When good habits turn bad

Following your most recent performance appraisal, did you decide that you would run more regular 1:1 meetings with your direct reports, or spend half an hour each morning planning your day or have an afternoon each week working at home to make progress on your long-term projects?

At the beginning of the year, did you resolve to get up half an hour earlier each day, or to walk home at least three nights a week, or to read a new book each month of the year?

If you’re like many of us, those good habits probably stuck for a while.
Then life got in the way.

You were called into the office for an important meeting the day you usually work at home and you never managed to reschedule that day. It was raining on Tuesday night and you didn’t have an umbrella with you so you caught the bus home.

How you choose to react to a break in your habit will determine how you get your good habit back on track and how quickly

One of my clients, let’s call him Mark, has recently had this experience with a business class he signed up to earlier this year. A regular meeting had gone into his diary, it overran and he missed his class. Helpfully, we were already meeting for a coaching session later that week and we were able to work through what had happened. With his permission, here are the three steps we developed together to help him pick up where he left off.

Step one: get over the lapse

Beating yourself up about the lapse doesn’t make it go away. It may even put you off trying again.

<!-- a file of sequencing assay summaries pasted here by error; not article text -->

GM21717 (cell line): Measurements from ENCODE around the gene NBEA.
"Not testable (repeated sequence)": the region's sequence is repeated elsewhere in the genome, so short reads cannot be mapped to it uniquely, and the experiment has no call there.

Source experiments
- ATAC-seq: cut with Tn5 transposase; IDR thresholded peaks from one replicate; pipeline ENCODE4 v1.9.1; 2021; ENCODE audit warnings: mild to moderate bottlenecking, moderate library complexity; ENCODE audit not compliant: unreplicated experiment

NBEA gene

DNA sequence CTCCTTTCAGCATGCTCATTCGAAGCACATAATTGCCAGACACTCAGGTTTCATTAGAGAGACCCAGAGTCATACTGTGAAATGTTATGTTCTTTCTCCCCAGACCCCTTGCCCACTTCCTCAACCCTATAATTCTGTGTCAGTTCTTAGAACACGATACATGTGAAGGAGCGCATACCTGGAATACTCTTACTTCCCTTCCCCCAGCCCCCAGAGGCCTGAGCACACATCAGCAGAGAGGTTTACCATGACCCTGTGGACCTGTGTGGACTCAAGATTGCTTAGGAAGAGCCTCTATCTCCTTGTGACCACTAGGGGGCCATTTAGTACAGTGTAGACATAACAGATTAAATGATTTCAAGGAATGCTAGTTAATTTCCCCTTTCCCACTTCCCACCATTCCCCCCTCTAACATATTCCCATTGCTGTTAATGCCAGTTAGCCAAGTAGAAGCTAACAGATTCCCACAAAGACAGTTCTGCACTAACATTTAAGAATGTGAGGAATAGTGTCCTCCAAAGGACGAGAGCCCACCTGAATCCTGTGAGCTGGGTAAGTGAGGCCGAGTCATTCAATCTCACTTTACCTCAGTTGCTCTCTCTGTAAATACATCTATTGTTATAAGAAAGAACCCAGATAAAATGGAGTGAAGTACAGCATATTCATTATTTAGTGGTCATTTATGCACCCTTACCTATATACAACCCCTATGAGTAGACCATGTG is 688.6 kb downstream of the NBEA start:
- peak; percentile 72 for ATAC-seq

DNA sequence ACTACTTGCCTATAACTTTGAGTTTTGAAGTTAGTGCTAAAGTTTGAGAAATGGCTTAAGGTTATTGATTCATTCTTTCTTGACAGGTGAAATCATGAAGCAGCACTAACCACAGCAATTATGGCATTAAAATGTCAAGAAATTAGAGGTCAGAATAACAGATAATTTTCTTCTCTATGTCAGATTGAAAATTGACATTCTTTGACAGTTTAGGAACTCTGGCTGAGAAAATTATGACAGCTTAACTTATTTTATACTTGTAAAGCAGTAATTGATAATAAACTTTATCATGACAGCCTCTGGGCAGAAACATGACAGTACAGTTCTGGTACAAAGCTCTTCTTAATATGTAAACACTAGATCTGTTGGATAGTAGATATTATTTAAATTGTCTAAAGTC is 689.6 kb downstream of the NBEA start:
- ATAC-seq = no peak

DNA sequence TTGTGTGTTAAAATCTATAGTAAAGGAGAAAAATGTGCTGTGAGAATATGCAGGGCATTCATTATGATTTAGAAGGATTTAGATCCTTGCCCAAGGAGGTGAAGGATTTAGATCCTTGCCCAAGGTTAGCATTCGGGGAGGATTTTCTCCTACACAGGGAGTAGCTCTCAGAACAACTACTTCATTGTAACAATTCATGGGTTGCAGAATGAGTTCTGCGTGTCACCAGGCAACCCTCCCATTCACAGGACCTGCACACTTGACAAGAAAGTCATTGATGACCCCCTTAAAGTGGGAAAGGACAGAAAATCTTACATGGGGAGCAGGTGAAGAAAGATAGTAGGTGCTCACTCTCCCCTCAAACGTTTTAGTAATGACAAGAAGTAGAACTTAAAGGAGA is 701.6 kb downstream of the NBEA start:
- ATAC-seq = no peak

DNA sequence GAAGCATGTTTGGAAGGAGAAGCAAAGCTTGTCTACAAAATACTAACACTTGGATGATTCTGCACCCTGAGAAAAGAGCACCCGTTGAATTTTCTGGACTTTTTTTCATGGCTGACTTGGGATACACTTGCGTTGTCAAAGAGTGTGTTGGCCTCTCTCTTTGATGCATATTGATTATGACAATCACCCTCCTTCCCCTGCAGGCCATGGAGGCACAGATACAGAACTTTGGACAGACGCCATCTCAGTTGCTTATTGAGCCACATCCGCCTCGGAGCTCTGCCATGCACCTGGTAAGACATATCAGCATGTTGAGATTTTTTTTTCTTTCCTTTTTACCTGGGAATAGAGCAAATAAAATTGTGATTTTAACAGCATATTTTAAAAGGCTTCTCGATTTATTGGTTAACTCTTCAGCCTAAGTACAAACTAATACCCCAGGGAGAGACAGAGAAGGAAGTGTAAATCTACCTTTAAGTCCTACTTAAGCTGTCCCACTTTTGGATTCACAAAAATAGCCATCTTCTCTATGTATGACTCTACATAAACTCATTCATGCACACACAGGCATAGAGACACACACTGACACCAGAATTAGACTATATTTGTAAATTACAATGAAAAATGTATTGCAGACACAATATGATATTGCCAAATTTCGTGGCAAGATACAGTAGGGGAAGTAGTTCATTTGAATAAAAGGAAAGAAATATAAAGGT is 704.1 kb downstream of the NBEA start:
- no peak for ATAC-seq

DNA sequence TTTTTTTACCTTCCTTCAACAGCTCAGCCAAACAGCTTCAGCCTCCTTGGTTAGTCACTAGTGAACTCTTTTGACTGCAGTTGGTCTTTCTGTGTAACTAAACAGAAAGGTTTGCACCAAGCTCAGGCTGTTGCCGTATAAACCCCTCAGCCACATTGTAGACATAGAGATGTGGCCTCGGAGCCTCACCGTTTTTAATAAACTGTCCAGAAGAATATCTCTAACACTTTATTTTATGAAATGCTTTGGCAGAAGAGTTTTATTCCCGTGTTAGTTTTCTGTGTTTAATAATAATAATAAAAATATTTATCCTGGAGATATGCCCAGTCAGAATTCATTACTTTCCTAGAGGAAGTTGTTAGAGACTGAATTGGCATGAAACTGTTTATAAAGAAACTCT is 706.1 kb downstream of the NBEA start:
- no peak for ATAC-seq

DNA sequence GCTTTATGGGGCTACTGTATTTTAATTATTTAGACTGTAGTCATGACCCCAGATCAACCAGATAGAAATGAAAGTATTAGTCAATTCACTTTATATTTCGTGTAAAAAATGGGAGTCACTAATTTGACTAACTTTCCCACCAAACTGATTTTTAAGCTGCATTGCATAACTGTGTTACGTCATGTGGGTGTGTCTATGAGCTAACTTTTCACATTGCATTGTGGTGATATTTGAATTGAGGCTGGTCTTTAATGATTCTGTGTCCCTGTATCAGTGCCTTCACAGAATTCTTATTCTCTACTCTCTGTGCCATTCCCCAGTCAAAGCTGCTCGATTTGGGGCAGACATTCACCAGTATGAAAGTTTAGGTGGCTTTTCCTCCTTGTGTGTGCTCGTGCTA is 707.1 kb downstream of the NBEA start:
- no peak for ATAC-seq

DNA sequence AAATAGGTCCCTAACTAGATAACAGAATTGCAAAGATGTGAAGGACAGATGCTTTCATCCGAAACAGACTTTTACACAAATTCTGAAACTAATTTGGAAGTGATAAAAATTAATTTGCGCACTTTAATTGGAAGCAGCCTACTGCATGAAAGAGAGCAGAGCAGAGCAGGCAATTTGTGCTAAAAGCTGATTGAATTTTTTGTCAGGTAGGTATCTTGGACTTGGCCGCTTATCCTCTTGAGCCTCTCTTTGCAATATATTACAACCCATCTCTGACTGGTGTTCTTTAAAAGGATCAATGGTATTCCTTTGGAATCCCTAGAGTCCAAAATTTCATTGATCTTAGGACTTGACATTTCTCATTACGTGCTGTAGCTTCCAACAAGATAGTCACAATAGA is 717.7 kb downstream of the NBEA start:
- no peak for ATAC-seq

Mark quickly identified what had derailed him and caused him to miss his class. He knows why it happened and he knows how he’ll handle it if it crops up again. He sees that this one lapse is not a failure – it’s just a bump in the road.

Step two: get on with your day

Mark could have let his whole day be negatively affected by what happened. Instead, he chose not to allow that to happen, just getting on with everything else he had planned for that day. He didn’t let one broken habit break other habits and routines that he has put in place.

Step three: get back on your habit

Rather than think ‘oh well, now I’ve missed one lecture, I might as well wait until next term and sign up again’, Mark emailed a fellow student to ask for her notes, got in touch with his lecturer and resolved to spend the following Saturday afternoon catching up. He has talked with his boss about the importance of him attending the lectures and they have moved the meeting to earlier in the day so that he can be sure to leave the office on time.

Whether it’s a habit related to your work or your life outside work, these three steps can help you see your lapse from a good habit as a slight detour rather than a roadblock.

Today’s pebble for you to ponder: can the three steps help you get back on track with a good habit?

Turning over pebbles is the blog of Thinking Space Coaching.

If you’d like to feel more fulfilled in your career and make plans for a productive and satisfying life, please do email me  and let’s have a conversation about how we can work together.

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